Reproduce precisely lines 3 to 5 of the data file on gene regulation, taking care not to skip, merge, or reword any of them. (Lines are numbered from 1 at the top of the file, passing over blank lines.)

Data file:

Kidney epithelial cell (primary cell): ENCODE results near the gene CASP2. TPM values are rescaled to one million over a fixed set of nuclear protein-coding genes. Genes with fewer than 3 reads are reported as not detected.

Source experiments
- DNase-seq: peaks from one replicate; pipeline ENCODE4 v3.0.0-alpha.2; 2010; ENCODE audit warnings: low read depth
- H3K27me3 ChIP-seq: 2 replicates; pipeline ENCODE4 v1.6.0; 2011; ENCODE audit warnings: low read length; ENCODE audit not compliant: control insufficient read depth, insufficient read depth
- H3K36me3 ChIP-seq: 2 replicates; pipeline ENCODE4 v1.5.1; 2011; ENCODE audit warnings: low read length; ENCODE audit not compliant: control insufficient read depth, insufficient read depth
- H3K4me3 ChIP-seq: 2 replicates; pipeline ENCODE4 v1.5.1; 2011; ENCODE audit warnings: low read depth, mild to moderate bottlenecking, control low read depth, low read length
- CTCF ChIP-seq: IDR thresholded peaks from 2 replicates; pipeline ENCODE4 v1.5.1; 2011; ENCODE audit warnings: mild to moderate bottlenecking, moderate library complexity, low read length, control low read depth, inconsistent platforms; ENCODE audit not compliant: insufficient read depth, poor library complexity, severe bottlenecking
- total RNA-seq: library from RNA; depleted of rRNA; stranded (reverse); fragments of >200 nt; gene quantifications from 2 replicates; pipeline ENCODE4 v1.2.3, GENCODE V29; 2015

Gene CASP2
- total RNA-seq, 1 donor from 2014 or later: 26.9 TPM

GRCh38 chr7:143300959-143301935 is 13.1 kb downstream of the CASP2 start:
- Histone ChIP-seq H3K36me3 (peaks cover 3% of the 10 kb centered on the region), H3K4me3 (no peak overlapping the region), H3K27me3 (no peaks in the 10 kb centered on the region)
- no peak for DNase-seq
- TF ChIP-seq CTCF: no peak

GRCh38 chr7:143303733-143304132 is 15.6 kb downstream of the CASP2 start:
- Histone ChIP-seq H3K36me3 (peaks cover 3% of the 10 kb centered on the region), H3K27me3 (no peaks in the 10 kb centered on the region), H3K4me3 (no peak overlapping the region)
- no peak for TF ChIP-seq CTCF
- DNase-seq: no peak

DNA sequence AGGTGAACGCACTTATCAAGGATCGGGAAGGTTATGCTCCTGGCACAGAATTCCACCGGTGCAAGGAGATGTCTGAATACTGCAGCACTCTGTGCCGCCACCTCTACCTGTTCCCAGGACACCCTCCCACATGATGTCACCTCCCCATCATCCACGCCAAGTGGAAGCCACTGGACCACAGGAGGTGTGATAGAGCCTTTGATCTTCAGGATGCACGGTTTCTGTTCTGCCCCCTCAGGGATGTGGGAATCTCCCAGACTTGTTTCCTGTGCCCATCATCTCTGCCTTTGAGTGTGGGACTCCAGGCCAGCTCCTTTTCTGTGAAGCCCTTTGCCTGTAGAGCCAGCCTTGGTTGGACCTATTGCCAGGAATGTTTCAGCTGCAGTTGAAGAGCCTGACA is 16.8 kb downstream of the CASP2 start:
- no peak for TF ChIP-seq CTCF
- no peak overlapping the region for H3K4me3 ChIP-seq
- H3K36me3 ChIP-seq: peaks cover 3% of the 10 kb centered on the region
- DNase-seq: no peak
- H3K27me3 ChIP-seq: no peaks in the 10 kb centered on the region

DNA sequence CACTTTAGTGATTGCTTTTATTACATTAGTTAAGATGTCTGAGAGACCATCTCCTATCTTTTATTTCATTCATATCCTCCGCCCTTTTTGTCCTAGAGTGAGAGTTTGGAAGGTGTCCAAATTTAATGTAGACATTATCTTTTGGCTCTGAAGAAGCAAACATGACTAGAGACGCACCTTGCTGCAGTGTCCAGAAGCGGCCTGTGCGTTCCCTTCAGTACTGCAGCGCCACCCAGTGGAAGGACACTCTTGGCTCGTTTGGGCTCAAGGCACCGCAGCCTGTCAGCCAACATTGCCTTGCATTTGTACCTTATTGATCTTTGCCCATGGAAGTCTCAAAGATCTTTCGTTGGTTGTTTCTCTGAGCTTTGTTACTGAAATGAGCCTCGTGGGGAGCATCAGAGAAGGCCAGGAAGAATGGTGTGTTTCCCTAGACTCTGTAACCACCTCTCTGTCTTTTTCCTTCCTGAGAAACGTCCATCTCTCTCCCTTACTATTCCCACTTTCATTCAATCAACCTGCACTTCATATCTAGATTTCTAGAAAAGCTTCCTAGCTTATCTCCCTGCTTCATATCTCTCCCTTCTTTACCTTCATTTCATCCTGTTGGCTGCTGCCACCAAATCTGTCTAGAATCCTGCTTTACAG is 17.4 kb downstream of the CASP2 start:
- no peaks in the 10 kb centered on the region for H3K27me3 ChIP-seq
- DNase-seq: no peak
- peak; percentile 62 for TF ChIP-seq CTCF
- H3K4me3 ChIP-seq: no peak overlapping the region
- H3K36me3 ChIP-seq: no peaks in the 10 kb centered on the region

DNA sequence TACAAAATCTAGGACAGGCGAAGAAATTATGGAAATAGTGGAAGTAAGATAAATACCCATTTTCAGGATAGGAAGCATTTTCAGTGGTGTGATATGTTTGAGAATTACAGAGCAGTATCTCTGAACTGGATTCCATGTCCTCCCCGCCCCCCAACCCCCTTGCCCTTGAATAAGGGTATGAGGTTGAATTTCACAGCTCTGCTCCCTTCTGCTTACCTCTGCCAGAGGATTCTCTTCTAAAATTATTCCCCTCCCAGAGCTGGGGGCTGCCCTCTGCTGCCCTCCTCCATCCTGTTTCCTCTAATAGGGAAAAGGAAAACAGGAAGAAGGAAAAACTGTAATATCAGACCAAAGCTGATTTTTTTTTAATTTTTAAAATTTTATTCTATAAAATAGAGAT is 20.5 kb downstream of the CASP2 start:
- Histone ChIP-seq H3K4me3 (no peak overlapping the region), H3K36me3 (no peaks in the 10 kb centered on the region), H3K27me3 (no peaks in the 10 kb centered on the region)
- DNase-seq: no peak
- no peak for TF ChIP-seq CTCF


- DNase-seq: peaks from one replicate; pipeline ENCODE4 v3.0.0-alpha.2; 2010; ENCODE audit warnings: low read depth
- H3K27me3 ChIP-seq: 2 replicates; pipeline ENCODE4 v1.6.0; 2011; ENCODE audit warnings: low read length; ENCODE audit not compliant: control insufficient read depth, insufficient read depth
- H3K36me3 ChIP-seq: 2 replicates; pipeline ENCODE4 v1.5.1; 2011; ENCODE audit warnings: low read length; ENCODE audit not compliant: control insufficient read depth, insufficient read depth